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Wednesday, 1 February 2012

Diary Entry - 1st February, 1917

 Walford: Thursday. During the next morning it being a sunny morning and still freezing, we had lots of visitors to see the damage. At eleven thirty a.m. someone rang up and said I could go on leave the same evening, if I went down to RA picked up Bee's and my own warrant and caught the train from Acheux at ten p.m. It did not take me long to decide and at one p.m., having had lunch, I set off via the Rentre[?] way on a duck board track, thence along the road to Usna Hill, managing a lift on a lorry from La Boisselle. Having got the warrants from RA and walking back to the road, I met Buxton and Crozier, the former pretending to be very pleased to see me and shaking me by the hand. Thence on through Albert to the 15th Battery wagon lines. Buxton and Crozier again passed me in a car and waved to me, but did not think of giving me a lift. Well, Bee was fairly sore with a boil on his leg, and we arranged that he would come over to our Nissan Hut and dine there and then we would go on in the Mess cart. The drive in the Mess cart to Acheux proved to be very amusing - at least very tiring, as our old horse would not or could not trot and we beat him along with my walking stick. Eventually we got so tired of walking and rather thought we should miss the train so we walked the last quarter mile.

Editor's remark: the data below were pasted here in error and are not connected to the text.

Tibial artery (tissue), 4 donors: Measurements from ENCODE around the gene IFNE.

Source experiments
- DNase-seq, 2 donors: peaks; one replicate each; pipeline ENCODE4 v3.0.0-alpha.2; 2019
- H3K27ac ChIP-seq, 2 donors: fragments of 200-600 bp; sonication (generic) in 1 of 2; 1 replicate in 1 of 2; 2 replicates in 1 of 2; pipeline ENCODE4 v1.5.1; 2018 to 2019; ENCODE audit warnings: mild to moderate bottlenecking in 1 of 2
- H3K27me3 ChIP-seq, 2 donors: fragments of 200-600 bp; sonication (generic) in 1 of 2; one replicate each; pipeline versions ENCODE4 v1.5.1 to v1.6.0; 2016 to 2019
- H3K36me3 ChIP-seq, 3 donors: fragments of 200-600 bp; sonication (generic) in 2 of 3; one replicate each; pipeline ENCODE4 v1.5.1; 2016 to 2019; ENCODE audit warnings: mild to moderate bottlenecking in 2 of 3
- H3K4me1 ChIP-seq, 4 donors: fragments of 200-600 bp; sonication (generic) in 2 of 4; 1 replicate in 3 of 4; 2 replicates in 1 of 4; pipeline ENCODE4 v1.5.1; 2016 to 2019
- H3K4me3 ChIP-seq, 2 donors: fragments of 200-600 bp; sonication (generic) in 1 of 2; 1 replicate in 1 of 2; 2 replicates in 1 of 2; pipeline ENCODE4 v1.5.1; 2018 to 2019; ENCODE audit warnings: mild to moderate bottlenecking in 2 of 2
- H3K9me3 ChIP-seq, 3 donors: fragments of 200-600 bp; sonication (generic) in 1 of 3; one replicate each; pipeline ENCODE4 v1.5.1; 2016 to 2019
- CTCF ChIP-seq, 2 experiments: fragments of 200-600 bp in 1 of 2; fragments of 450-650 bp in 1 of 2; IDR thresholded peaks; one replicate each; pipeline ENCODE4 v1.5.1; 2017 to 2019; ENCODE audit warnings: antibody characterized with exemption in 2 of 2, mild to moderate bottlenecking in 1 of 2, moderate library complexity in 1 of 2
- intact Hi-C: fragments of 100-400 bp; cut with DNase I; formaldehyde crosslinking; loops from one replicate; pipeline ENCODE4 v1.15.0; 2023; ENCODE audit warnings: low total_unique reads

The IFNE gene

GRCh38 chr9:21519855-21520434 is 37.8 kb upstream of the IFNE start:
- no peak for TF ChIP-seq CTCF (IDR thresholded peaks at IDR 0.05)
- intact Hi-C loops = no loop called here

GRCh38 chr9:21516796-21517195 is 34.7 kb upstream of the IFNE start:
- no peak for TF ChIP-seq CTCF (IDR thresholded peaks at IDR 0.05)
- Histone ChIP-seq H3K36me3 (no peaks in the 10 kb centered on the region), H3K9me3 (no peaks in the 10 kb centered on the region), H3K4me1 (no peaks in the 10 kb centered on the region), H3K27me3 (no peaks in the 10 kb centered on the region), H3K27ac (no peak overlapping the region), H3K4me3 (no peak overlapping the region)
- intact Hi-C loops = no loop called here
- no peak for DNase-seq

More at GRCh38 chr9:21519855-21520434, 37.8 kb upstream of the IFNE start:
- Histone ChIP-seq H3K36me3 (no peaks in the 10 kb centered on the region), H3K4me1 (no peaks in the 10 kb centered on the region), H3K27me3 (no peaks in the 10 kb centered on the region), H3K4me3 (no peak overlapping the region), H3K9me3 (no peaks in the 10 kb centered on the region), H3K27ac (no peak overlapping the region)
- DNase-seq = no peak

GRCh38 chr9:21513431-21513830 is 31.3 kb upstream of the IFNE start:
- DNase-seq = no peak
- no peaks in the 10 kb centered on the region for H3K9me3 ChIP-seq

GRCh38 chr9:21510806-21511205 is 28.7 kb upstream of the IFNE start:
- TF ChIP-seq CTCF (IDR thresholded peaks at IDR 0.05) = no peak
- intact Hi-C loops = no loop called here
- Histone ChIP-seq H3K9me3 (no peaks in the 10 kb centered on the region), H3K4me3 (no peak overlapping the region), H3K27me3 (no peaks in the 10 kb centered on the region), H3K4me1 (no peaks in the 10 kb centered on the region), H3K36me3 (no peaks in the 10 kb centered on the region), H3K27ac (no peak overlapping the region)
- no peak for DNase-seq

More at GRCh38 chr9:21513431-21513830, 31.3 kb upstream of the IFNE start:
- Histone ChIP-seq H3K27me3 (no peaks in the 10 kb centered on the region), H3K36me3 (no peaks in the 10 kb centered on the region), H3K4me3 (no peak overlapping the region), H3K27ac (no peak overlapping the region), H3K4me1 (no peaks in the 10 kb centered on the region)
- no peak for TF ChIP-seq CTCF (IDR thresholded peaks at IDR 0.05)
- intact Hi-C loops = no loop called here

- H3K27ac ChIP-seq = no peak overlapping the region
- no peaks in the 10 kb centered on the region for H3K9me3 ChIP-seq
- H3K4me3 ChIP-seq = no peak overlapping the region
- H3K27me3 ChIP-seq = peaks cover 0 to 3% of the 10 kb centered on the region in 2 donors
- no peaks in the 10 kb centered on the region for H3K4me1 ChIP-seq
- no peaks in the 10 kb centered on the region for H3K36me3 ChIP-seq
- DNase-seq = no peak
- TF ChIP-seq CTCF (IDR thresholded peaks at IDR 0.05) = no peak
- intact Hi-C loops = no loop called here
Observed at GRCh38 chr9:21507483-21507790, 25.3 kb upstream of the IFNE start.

Bee: I have got a rotten boil on my thigh, which has been giving me a bad time. It is so hard to keep a bandage on. I went walking with the Sergeant Major, scouring the country for a new line. I personally want to stay where we are and risk the shells, as we have such a good standing – an old road and water very close by, which has been a great factor to our horses. We have also got most of our stables up and, if we moved, it would mean pulling down everything. This frost is killing an awful lot of horses. We have had two horses frozen to death, a thing I never heard of before -when a horse [illegible] at night his [illegible] gets frozen and that is the end of it. The canal which runs close by has frozen over and the water has to go somewhere and is running over the top of the bank. The lake close by has risen 10 feet and flooded out the 16th battery wagon line. At present, there are tents and huts sticking up out of the ice. Walford came down from the guns about three p.m. and said we were both going on leave tonight, which was a pleasant surprise. It was a case of bustling round to get ready. A damn cold night. We left the 48th wagon line at eight p.m. in their Mess cart for Acheux - about nine miles. The old horse did not believe in trotting and we had to work hard with a stick to get him to move at all in fact we broke a walking stick over him and finished up by walking the last mile. Got a seat in the train which moved out at ten thirty p.m. It was worse than awfully cold as the carriage was minus two windows. They told us that leave trains had stopped running lately as they could not [illegible] out the [illegible] on the engines. Even tonight they have braziers alight on top of them. We got out of this train at Canas and walked a mile to another station, which got the circulation going, but when we got there they told us that the train had not started from St Pool and it would be eight a.m. before it got here. So we went in search of a fire, it now being only midnight. Found an ASC book house and crowded round a small brazier -  even there we found it hard to keep warm. Found an estaminet which gave us coffee and an omelette at seven a.m. - better than nothing. It is hard to believe that last week three men were frozen to death while waiting for the trains. There being no place for the men to go, they have started building a rest camp, which is badly needed.

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